Engineering the Future of Software
29–31 Oct 2018: Tutorials & Conference
31 Oct–1 Nov 2018: Training
London, UK

Schedule: Microservices sessions

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10:4512:15 Monday, 29 October 2018
Location: King's Suite - Balmoral
Neal Ford (ThoughtWorks)
Average rating: ****.
(4.50, 2 ratings)
An evolutionary architecture supports incremental, guided change across multiple dimensions. Read more.
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10:4512:15 Monday, 29 October 2018
Location: Blenheim Room - Palace Suite Level: Beginner
Secondary topics:  Case Study, Overview
Jim Gough (Morgan Stanley)
Average rating: ****.
(4.00, 1 rating)
Jim Gough shares his experience moving from a traditional monolithic architecture to a single API composed of many microservices, along with some of the challenges it presented. Jim also explores technologies and patterns with a mixture of hands-on examples and discussion topics and considers the impact to team culture and Agile practices required to achieve operational excellence. Read more.
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13:1514:05 Monday, 29 October 2018
Location: King's Suite - Sandringham Level: Intermediate
Secondary topics:  Best Practice
Maria Gomez (ThoughtWorks)
Average rating: ***..
(3.00, 4 ratings)
Think of this talk as a Microservices 201. You know microservices basics, but can you successfully maintain them in production? Join Maria Gomez to explore the concept of observability as a way of maintain a healthy production environment. Read more.
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13:1514:05 Monday, 29 October 2018
Location: Buckingham Room - Palace Suite Level: Beginner
Secondary topics:  Anti-Pattern, Case Study
Fahran Wallace (OpenCredo)
Average rating: ****.
(4.00, 1 rating)
Fahran Wallace explores the intersection of programming, architecture, and psychology through the medium of funny-in-retrospect memories, borrowed war stories, and attempts to avoid people swearing at her design choices five years later. Read more.
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16:5017:40 Monday, 29 October 2018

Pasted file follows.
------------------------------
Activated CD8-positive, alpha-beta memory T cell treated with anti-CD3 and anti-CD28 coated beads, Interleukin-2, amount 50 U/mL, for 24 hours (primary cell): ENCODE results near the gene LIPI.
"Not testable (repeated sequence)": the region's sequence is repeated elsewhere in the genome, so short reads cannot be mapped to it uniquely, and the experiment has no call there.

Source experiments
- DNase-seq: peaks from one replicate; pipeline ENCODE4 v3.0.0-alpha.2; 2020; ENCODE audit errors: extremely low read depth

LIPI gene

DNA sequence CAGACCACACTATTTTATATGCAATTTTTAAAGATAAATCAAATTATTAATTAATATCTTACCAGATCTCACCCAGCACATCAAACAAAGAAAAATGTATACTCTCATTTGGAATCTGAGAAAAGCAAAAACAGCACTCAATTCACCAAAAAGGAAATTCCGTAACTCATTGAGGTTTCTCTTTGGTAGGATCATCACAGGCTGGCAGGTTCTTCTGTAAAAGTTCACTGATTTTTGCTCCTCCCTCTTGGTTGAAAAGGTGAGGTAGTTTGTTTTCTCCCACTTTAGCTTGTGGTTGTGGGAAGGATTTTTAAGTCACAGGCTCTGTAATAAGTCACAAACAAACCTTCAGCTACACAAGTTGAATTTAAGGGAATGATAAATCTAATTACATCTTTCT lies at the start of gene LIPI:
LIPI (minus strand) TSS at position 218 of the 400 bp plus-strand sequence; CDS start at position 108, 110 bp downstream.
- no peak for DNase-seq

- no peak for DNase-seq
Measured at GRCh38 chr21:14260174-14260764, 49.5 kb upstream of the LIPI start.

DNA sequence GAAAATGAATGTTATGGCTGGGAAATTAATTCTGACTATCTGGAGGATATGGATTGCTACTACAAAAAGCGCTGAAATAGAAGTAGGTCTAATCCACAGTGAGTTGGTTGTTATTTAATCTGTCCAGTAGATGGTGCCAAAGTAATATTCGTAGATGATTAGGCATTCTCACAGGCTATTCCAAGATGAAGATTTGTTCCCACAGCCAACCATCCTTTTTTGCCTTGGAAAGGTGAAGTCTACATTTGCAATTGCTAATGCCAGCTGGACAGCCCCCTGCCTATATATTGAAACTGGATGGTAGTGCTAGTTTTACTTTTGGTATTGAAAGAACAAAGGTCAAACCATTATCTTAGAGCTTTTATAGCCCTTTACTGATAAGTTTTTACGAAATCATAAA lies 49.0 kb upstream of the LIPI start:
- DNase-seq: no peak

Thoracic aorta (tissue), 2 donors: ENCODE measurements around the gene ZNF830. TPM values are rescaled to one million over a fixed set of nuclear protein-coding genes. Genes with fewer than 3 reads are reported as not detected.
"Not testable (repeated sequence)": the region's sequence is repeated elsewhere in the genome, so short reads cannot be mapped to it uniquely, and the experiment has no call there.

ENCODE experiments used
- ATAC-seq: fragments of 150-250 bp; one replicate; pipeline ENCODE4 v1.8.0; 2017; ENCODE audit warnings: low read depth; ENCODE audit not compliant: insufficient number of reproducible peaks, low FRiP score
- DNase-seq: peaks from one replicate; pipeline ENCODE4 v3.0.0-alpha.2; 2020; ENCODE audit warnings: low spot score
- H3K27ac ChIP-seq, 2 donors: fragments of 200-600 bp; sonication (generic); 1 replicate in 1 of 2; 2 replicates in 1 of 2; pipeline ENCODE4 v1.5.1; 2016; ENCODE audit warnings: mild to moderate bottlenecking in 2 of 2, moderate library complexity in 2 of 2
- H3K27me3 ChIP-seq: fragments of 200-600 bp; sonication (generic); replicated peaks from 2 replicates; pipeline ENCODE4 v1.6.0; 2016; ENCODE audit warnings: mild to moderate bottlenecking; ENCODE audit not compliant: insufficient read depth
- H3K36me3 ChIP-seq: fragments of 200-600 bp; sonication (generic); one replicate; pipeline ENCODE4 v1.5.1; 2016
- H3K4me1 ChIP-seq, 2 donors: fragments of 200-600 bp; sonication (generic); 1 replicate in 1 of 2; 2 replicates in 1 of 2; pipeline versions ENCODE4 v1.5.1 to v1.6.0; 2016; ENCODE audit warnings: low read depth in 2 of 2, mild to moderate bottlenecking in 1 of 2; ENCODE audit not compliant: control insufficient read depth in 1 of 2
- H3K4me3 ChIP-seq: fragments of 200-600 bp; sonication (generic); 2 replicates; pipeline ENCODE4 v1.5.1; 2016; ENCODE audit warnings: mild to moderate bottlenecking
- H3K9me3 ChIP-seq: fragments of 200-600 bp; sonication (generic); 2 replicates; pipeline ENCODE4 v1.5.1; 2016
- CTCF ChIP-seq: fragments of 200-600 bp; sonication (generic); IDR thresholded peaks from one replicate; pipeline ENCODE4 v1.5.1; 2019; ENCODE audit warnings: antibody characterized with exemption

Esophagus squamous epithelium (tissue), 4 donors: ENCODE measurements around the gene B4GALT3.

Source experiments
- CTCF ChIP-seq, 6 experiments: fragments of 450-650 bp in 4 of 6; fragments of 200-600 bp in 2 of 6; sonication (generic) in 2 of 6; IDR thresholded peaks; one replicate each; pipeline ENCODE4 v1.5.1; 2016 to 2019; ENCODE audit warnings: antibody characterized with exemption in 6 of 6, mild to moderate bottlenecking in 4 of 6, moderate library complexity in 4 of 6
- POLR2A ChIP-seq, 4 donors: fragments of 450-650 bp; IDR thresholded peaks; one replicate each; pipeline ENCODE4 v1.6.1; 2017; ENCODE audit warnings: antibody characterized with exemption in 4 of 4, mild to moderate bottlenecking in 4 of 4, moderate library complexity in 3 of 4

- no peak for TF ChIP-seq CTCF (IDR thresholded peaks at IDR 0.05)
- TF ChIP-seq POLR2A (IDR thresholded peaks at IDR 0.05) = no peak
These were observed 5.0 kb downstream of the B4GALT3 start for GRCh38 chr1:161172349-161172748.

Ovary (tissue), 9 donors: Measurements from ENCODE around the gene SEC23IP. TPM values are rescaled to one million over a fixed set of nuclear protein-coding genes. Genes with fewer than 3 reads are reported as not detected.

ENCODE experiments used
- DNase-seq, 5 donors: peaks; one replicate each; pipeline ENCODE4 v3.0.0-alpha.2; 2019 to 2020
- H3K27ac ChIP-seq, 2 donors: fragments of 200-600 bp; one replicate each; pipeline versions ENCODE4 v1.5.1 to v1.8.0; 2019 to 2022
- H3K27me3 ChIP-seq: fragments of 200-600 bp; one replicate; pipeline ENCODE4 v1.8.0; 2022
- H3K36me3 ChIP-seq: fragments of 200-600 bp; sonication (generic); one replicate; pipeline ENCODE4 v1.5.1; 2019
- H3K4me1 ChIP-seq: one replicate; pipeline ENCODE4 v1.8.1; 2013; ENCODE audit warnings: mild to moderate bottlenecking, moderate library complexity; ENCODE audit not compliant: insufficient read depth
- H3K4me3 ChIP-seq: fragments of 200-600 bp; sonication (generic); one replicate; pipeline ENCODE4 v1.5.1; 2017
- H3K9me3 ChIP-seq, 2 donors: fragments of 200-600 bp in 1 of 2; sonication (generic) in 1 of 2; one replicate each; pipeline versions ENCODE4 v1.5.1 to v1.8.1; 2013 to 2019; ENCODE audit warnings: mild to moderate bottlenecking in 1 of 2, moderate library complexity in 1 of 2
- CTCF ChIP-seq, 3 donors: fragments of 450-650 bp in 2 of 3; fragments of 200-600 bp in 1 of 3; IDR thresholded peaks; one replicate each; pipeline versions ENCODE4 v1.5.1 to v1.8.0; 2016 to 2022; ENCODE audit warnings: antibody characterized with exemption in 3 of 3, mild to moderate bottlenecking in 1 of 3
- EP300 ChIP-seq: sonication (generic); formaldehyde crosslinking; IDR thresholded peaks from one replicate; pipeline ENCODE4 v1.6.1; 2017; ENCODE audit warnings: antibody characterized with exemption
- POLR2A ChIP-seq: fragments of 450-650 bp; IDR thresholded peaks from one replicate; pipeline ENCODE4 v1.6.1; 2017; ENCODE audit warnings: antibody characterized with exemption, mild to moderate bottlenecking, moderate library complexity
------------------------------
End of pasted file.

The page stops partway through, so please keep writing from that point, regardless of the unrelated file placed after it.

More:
Location: King's Suite - Sandringham Level: Intermediate
Secondary topics:  Best Practice
Rob Wilson (SailPoint Technologies)
Microservices have quickly become a popular way to develop software systems. But as organizations implement production systems based on microservices, they are recognizing the importance and complexity of securing microservices. Rob Wilson shares techniques for securing microservice APIs and details a practical multiplatform model that you can use for securing your own microservice environments. Read more.
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16:5017:40 Monday, 29 October 2018
Location: Buckingham Room - Palace Suite Level: Intermediate
Secondary topics:  Best Practice, Overview
. . (Kong)
Average rating: ***..
(3.00, 3 ratings)
Microservices are all the rage these days. But what practical factors should you consider once you’ve taken the plunge? Marco Palladino provides a working framework of the architectural and organizational decisions senior technologists will need to make in order to solve the right problems for their business. Read more.
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10:4512:15 Tuesday, 30 October 2018
Location: King's Suite - Balmoral Level: Advanced
Secondary topics:  Best Practice, Case Study
Dennis Bijlsma (Software Improvement Group), Haiyun Xu (Software Improvement Group)
Average rating: ****.
(4.00, 1 rating)
Dennis Bijlsma and Haiyun Xu explain how to measure the maintainability of software landscapes that consist of many systems communicating with each other—and what that means for the teams working on them. Along the way, they explore a number of trade-offs to consider when designing the landscape and share best practices for modern software landscape architectures. Read more.